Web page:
Dress Like A Local

Oxford Street with Christmas decorations, London, UK
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Londoners are generally quite casual, even those who work in offices. There are some business districts - The City and Canary Wharf are the largest - where most wear suits but beyond those areas, jeans and casual tops are common. Even at a West End theatre you are likely to see a lot of casual clothing worn.


White sneakers often help us identify an American visitor but that doesn't mean we all wear fancy shoes as, again, the effortless style of a Londoner is relaxed and casual. Comfortable shoes for your time in London are a must as we walk a lot here. I was amazed to see an American family join a walking tour with no coats, high heels and wearing what I would describe as 'smart business wear'. They were wearing black, which is often considered the 'default' clothing color in London, and they coped with the walk but they did stand out.

Buying the souvenir "I heart London" t-shirts and sweatshirts is a great idea for wearing back home as it says to all, 'I had a great holiday!' but wearing them while in London will make you more noticeable as a visitor/tourist.

An interesting tip was to wear a t-shirt from a London sports club - maybe a Karate or Judo club - to give you extra credibility and remove any vulnerability. Football t-shirts (Americans call it soccer, we call it football) are common on match days but if you wear a football club's shirt be aware of the attention it can attract in a rival team's neighborhood. You'd be unlikely to meet any aggression but there may be a few comments.

London in winter
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As London weather is most definitely 'changeable' it makes sense to wear layers here. It can be hot on the tube even when it's cold outside. We often notice someone from out of town as they get hot and bothered sooner than a local.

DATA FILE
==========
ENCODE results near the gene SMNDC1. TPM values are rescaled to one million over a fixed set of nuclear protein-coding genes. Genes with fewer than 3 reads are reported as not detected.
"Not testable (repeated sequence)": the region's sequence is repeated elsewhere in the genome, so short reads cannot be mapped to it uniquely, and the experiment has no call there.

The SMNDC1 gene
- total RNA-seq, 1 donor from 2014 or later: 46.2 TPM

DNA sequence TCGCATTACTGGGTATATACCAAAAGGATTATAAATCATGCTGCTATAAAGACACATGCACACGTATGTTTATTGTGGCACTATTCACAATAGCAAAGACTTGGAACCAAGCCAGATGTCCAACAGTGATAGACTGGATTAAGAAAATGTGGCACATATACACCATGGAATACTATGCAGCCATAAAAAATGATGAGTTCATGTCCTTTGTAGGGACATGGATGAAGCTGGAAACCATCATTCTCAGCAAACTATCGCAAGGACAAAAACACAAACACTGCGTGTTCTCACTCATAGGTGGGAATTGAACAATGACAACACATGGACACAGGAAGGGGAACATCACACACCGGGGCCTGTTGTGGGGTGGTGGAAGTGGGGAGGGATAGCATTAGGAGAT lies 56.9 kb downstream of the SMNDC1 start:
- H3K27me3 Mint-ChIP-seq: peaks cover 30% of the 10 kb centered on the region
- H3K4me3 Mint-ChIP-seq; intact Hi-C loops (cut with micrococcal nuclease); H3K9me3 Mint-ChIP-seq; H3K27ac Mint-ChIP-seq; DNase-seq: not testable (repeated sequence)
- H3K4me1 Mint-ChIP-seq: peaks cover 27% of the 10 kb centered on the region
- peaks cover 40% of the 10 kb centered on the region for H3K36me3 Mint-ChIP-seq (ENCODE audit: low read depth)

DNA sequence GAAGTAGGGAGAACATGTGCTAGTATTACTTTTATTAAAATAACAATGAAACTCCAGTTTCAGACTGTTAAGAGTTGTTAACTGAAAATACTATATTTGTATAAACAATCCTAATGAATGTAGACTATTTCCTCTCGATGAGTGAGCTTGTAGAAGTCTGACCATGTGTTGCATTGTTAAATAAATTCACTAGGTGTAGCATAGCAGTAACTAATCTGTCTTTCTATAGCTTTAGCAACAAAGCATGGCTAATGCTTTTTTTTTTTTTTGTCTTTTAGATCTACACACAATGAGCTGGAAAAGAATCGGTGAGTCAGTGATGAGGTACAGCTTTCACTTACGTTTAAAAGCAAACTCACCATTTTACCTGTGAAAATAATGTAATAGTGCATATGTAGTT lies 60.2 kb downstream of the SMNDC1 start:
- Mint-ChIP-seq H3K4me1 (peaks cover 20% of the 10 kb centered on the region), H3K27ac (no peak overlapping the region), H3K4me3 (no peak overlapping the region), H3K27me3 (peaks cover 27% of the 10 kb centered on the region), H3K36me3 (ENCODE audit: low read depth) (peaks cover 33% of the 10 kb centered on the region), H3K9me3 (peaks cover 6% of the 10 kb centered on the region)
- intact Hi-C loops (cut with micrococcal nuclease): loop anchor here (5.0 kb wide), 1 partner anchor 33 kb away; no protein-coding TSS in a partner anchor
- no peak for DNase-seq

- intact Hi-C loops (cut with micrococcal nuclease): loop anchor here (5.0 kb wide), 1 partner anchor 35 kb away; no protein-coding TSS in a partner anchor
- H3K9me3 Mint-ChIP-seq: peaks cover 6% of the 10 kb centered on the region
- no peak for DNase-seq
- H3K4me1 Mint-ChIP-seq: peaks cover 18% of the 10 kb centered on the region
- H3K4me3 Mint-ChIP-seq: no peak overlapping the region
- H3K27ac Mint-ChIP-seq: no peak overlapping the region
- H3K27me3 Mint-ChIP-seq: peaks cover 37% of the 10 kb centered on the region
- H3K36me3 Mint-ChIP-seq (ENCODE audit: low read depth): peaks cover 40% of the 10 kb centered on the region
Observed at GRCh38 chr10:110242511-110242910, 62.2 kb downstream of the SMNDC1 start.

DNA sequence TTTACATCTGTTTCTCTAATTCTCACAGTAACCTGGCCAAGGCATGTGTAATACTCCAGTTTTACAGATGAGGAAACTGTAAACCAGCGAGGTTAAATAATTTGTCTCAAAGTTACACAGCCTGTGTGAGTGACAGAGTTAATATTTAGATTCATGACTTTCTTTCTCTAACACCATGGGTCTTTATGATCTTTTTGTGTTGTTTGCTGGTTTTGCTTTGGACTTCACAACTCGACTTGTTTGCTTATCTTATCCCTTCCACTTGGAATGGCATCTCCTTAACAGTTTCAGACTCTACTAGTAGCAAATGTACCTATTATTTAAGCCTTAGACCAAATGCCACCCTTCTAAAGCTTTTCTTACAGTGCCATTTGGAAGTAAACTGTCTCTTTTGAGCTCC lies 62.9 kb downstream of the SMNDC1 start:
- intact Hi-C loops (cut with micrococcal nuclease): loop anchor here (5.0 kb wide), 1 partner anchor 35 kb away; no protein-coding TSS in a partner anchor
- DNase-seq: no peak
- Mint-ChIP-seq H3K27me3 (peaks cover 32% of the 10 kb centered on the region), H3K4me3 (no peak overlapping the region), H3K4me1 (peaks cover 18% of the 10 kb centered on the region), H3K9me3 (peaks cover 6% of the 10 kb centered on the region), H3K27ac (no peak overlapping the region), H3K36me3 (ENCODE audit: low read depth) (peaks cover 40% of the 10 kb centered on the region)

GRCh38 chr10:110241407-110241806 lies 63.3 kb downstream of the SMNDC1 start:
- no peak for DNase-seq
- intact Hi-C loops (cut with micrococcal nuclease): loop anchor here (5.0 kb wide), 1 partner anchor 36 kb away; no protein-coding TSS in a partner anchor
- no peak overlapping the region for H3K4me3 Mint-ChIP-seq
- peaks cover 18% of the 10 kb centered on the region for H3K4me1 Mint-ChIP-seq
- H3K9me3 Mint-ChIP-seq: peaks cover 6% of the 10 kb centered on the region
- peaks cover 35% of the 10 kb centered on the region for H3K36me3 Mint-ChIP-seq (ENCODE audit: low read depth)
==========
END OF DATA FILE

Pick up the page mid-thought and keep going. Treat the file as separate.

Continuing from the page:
Of course, everyone needs a bag for their daily essentials (travel pass, money, bottle of water, etc) but a large daypack worn on your front is a big no-no. While, I agree, it's safer than feeling concerned someone may touch your bag if it was on your back, it makes you stand out so brings the wrong attention. A backpack slung over one shoulder is a much more common sight in London.

I like a mini-backpack myself (just big enough for a good book and a bottle of water, plus I carry a spare shopping bag in there in case I do need to carry more later) but a shoulder bag works well too. If you wear it across your body you will look slightly more like a tourist than a local but you do need to feel safe too. Keep your bag quite small as you really don't want to be carry half of your worldly possessions around town all day.

Make sure your bag has a zip as I find it disconcerting to see a bag on the floor of the tube, by the seat of a passenger, and I can see all of the contents - including high-risk items such as a wallet and a smartphone. Always keep your bag zipped closed - what's the point of having that zip if you don't use it? - and avoid storing your mobile phone in a jeans back pocket as pickpockets like that. I'm a big fan of my Scottevest Chloe Hoodie as it has an inner breast pocket with a zip for my phone, a clip for my house keys, and loads of extra pockets for other goodies to carry including a camera and map.

Try to avoid having a camera and map in your hand as you walk around London as that just offers more pointers for undesirable attention. But don't be afraid to take photos in central London (we'll talk about this more later in the article).

Avoid using a bum bag/fanny pack as they really are the domain of tourists so, while I know they can make you feel more secure knowing all of your valuables are close, they also make you stand out for the wrong reasons.

We are not required to carry an Identification card or passport so it's best to keep your valuables in your hotel safe. Only keep one bank card in your wallet so you have access to funds from an alternative card stored safely at the hotel in case anything does happen. For example, I often take a small amount of cash and my credit card when heading into town and leave my ATM/debit card/cash card at home. I can always take it out to get more cash later but no point risking losing both.

See the full list of good advice: How Not To Look Like A Tourist In London.

More Good Advice: Things To Not Do In London.

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